Arizona Department of Corrections director Charles Ryan said the guards had been suspended pending a criminal investigation. But just yesterday, the Maricopa County Medical Examiner ruled the death an accident, caused by "complications of hyperthermia due to environmental heat exposure." This despite the fact that Powell had blistering and first and second degree "thermal injuries" on face, arms, and upper body. 
 
Ryan also expressed “condolences to Ms. Powell’s family and loved ones”–a strange statement, considering Ryan had made the decision to quickly pull the plug on his comatose prisoner because, he said, no next of kin could be found. In fact, as Stephen Lemons of the Phoenix New Times has reported, Powell was judged an “incapacitated adult” and placed under public guardianship–but her guardians were not consulted before the ADC elected to let her die. Lemons also noted some unsavory chapters in Ryan’s recent career:

Ryan’s own bio on the ADC Web site touts that he was “assistant program manager for the Department of Justice overseeing the Iraqi Prison System for almost four years.” Ryan was contracted by the DOJ to help rebuild Iraqi prisons, one of those being the notorious Abu Ghraib.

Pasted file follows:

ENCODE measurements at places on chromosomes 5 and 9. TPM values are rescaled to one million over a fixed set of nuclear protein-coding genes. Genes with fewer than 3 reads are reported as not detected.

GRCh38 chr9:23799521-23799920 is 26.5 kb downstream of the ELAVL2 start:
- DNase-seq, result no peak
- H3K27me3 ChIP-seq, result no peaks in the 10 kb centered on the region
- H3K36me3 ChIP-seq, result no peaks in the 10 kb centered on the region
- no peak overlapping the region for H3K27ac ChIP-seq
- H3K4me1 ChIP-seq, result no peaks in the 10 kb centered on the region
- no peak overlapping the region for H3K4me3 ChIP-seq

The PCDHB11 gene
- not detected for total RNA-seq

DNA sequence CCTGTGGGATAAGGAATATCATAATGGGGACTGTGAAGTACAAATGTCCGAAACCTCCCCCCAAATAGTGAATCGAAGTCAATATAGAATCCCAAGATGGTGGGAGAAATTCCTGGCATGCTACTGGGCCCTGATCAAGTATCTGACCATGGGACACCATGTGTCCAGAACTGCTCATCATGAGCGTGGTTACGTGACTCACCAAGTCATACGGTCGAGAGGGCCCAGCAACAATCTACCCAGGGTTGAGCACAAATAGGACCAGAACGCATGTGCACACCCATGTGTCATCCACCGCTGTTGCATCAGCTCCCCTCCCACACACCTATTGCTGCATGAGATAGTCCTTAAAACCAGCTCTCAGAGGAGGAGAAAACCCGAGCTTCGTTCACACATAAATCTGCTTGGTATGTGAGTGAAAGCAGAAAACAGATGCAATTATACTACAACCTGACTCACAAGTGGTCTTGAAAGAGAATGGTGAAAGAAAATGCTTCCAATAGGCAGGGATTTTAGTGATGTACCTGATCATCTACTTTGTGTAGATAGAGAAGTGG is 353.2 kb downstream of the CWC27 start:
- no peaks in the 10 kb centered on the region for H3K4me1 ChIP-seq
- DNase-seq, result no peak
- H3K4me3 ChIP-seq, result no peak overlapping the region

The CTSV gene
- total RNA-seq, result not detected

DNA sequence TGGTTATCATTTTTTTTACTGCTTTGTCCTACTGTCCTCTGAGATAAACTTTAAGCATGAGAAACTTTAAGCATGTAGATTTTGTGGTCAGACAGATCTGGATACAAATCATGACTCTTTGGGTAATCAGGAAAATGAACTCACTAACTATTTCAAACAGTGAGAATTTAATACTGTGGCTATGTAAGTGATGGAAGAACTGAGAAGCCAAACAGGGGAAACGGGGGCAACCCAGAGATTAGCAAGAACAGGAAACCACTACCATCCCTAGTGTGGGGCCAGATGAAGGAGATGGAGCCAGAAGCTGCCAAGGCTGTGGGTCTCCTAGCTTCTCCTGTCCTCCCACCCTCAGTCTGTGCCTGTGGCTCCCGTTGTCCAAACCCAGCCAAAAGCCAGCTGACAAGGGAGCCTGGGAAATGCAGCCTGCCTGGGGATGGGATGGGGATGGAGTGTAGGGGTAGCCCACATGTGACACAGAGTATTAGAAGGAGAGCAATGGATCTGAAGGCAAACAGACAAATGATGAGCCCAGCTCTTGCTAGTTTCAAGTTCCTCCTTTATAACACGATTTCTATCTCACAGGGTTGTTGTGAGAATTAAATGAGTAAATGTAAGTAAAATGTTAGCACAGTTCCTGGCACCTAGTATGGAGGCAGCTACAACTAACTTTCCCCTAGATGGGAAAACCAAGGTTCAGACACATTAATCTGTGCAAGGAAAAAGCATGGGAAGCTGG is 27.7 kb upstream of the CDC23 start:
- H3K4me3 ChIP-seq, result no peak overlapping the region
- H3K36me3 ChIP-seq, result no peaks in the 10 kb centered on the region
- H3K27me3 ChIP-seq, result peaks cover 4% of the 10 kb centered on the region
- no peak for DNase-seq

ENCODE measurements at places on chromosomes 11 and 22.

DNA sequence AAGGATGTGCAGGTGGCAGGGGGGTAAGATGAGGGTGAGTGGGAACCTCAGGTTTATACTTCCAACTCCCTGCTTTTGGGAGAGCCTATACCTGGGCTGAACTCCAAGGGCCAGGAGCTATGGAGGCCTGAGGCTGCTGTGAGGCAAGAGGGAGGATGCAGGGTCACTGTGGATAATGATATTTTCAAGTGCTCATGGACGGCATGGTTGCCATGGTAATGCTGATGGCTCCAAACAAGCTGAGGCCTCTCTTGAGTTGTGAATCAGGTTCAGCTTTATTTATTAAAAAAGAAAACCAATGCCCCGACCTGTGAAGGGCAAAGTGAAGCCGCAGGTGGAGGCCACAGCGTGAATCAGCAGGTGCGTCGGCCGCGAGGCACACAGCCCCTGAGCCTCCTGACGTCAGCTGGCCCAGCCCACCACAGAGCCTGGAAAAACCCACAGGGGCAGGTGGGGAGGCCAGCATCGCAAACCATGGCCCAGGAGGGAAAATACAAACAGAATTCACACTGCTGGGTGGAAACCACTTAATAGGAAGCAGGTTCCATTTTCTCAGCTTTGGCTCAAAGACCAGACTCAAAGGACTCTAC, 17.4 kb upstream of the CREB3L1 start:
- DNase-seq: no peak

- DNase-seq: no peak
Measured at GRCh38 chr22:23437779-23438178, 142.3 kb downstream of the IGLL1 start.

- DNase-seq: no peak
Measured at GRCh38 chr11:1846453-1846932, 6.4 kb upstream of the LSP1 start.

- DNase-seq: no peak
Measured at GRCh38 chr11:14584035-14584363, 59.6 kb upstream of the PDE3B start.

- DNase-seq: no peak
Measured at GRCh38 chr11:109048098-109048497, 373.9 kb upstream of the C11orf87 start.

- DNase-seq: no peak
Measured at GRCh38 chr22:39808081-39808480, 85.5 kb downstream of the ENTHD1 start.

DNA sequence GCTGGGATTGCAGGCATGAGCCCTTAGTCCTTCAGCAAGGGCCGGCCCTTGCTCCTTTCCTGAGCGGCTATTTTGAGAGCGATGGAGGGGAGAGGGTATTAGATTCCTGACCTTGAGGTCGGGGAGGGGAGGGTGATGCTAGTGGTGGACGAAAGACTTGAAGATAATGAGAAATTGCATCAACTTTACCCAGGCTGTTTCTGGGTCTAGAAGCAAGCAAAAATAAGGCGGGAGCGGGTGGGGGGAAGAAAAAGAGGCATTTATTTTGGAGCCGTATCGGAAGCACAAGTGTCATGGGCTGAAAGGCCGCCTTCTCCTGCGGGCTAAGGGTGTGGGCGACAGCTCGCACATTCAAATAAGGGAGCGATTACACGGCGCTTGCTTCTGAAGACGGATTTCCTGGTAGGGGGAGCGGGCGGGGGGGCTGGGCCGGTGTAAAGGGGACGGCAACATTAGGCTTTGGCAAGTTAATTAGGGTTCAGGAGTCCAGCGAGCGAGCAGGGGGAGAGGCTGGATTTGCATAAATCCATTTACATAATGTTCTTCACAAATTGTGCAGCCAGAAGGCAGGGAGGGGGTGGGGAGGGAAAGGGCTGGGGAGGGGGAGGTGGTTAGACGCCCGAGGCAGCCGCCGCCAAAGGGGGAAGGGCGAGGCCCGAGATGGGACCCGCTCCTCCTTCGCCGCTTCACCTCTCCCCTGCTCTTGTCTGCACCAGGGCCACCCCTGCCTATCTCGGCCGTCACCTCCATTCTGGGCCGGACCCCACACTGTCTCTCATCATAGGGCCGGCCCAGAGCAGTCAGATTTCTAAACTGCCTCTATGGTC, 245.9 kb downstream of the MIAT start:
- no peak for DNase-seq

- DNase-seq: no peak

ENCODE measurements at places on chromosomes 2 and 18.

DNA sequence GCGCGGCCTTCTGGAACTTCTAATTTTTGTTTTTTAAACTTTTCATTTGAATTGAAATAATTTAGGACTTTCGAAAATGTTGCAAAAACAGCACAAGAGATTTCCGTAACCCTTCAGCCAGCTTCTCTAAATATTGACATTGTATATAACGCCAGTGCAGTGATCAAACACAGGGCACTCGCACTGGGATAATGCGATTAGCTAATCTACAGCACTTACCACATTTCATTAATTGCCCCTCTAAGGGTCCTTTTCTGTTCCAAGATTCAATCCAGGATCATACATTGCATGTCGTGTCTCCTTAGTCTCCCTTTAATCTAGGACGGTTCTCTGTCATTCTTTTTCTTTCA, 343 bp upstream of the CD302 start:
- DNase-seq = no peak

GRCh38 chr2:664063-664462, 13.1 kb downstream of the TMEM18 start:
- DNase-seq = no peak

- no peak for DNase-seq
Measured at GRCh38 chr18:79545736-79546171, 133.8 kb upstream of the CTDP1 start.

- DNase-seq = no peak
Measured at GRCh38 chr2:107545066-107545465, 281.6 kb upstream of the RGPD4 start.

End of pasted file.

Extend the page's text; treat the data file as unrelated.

Following Powell’s death, Ryan banned most uses of unshaded outdoor holding cells in Arizona, except in “extraordinary circumstances.” Most Southern states already restrict their use. But baking in the sun is only one of many ways to die in America’s prisons in the summertime. Recent years have seen scattered reports of heat-related prison deaths in California and Texas, among others. The prevalence of mental illness among the victims may be linked to anti-psychotic drugs, which raise the body temperature and cause dehydration, and at the same time have a tranquilizing effect that may mask thirst.
 
In 2006, 21-year-old Timothy Souders, another mentally ill prisoner, died of heat exhaustion and dehydration at a Jackson, Michigan prison during an August heat wave. For the four days prior to his death, Souders had been shackled to a cement slab in solitary confinement because he had been acting up. That entire period was captured on surveillance videotapes, which according to news reports clearly showed his mental and physical deterioration.

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5 Creative Uses for: Coffee

| Tue Sep. 1, 2009 4:00 AM PDT

Made too much coffee? Got extra grounds? Before you throw it in the sink, consider one of these ideas, brought to you by AltUse.com:

1. Fertilize plants: Before you plant, mix your seeds with used coffee grounds. You'll increase your plant size, and the grounds will also ward off any underground pests attracted to your veggies. Works best for carrots and radishes.